There is what Joe Schmidt sees and there is what Joey Carbery feels.
No matter the knowledge of Ireland's coach, he cannot climb inside the mind of the versatile 22-year-old.
These are the bare facts.
Carbery has not played one minute at out-half for Leinster this season, from his seven matches, five of them for 80 minutes.
There have been 101 minutes for Ireland this season, no more than a total of 32 from the Six Nations wins over Italy (29) in round two and Wales (3) in round three.
Carbery has to feel like he needs time at ten, hasn't he? Well, he won't be getting it for Leinster this weekend.
"I suppose, if it came to the stage where I wasn't feeling confident in myself, I would have to have that conversation," he said.
"At the moment, I'm feeling pretty good and I'm happy with where I am."
Why wouldn't he? Ireland are on a thrill-a-week ride through the Six Nations.
There are three rounds down and two to go in what could be their third championship in five years, even their third Grand Slam since 1883.
"It's a great environment to be in, and the team is winning as well, so it's a pretty good place to be.
"I'm feeling good in myself, so there's no reason to have that conversation."
The sense is of an out-half learning more from training at Ireland than he would playing for Leinster, certainly against Southern Kings anyway.
"Training is intense and as close to a game as it possibly could be," he said.
"I'm getting a good bit out of being in camp and doing that and training.
"But, then again, nothing is the same as a game," he said.
"I suppose I've got to trust the coaches and they've got to know best. Joe (Schmidt) is happy so I'm doing something right anyway."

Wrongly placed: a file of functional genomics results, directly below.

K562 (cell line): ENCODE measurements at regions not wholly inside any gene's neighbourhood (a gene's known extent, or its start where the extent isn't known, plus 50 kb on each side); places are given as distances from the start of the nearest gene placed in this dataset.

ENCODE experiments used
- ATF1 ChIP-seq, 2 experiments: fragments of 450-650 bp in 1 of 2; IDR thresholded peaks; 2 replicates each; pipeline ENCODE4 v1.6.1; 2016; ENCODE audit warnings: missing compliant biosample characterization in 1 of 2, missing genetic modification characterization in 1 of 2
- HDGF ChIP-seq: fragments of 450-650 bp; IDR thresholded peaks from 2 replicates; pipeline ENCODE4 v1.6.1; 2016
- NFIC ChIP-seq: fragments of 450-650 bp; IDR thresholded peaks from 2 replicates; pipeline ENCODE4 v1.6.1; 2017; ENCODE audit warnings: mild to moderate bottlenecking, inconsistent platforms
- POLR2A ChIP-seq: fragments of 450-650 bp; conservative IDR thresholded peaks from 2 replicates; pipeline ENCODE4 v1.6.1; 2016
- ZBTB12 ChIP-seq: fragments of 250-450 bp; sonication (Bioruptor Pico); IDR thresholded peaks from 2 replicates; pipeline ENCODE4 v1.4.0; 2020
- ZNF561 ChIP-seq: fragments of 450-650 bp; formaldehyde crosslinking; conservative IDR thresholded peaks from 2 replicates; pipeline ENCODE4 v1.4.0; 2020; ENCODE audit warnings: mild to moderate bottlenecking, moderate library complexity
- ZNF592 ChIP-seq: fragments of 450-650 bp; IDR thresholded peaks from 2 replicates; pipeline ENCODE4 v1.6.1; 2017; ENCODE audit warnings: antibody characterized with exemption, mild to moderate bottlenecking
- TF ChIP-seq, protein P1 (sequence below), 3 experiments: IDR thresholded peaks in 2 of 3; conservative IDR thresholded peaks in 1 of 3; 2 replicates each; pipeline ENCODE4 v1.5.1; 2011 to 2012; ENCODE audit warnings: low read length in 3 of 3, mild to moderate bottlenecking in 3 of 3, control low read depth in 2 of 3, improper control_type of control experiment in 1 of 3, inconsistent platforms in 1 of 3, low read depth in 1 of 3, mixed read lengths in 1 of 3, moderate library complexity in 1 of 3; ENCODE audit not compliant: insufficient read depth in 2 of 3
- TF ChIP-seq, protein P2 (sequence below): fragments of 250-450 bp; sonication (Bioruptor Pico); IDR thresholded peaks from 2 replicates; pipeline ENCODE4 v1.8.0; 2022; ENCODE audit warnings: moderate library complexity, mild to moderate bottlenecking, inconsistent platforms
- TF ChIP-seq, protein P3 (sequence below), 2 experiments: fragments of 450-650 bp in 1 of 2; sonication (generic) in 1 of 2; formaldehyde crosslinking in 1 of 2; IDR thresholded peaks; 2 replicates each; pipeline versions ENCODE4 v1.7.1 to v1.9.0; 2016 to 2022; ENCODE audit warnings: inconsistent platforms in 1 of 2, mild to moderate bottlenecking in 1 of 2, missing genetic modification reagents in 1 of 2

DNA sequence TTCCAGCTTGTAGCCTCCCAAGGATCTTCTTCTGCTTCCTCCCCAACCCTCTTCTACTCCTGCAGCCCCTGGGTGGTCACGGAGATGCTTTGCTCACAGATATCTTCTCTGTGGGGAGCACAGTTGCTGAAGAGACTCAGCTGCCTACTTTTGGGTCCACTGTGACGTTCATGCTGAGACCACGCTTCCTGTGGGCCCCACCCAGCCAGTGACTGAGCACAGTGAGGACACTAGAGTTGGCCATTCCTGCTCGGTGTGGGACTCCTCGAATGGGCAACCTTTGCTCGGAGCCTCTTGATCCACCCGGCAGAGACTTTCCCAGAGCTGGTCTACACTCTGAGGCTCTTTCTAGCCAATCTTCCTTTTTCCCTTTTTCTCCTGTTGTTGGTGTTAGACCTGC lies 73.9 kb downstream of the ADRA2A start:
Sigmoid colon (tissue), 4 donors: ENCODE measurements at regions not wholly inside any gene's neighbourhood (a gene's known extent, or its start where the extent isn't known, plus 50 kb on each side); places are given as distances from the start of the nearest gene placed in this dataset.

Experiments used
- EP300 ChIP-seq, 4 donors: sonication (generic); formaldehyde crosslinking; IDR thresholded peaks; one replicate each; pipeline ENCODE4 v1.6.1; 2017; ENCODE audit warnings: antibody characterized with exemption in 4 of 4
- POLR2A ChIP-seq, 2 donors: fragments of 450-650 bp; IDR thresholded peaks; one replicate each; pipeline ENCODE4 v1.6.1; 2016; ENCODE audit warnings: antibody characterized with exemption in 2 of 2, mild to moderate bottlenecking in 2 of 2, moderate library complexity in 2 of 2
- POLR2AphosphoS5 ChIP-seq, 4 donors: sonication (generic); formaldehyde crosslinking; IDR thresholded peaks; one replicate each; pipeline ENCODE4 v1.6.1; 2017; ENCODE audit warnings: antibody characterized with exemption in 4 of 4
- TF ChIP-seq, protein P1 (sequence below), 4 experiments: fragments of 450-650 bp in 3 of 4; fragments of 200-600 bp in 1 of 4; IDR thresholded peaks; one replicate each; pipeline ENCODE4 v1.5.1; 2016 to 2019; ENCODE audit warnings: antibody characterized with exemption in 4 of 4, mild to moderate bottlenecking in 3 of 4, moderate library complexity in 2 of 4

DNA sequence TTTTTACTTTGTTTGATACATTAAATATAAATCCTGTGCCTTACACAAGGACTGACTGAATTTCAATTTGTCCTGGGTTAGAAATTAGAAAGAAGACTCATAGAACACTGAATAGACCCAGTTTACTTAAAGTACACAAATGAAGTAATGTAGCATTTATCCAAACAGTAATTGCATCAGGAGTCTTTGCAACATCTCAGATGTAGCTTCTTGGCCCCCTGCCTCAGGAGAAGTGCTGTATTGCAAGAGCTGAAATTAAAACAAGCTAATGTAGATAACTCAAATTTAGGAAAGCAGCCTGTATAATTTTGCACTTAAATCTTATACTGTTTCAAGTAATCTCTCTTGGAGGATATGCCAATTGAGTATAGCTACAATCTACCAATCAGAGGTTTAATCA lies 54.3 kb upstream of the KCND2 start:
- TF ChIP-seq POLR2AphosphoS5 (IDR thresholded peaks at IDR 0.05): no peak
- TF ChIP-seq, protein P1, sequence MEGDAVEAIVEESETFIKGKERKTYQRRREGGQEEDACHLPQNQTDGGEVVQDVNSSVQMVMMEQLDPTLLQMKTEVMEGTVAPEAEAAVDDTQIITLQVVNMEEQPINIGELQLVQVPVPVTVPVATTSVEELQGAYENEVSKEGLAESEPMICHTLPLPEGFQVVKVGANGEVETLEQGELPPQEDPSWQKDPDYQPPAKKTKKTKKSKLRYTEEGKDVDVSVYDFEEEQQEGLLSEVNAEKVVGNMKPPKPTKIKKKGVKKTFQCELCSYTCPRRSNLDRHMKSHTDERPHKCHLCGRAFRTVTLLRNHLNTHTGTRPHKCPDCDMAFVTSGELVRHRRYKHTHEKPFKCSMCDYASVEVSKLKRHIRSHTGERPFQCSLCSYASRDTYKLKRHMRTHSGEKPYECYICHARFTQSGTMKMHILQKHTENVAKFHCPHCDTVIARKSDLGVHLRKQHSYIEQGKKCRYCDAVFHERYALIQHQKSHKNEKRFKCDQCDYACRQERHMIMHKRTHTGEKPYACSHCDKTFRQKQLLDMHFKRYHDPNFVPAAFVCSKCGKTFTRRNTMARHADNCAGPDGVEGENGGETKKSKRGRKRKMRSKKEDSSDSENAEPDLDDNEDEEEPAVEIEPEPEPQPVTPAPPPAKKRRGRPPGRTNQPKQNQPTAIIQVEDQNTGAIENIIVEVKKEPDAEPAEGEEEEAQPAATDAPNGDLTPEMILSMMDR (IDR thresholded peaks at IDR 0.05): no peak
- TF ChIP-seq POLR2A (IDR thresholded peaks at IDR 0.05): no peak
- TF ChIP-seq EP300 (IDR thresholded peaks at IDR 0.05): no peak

No matter, there is one indisputable truth about players.
Above all else, they want to play and they feel the need to play.
There has to come a time when Carbery tells Schmidt (left) what he is truly feeling.
"Yeah, the coaches value our opinions. There's been loads of conversations," he said. "It is a two-way street and, if I felt the need to say something, I'm sure they'd be more than willing to listen."
This is where the strain on resources comes in because Schmidt prefers Carbery over Munster's Ian Keatley, who is having his best year as a professional.
Even with all Keatley has shown, in leading Munster to the Champions Cup quarter-finals, Schmidt is adamant he has his second best man.
"I do need the game-time," stated Carbery. "But, then, if Joe doesn't want to release me, he doesn't want to release me."
It is a tricky situation and an understandable position taken by Schmidt.
What if Carbery did play and got injured against the Scarlets in Wales on Saturday?
A Carbery setback would put a huge hole in Schmidt's emergency plans should Sexton falter physically.
"I'm just going off what the coaches are saying," said the man from Athy.
The first choice out-half wasn't even at Lansdowne Road on Tuesday. The coach relayed how Sexton was off-site, working away on his conditioning.
And Carbery will back him up but more than likely won't be making the trip to Scarlets.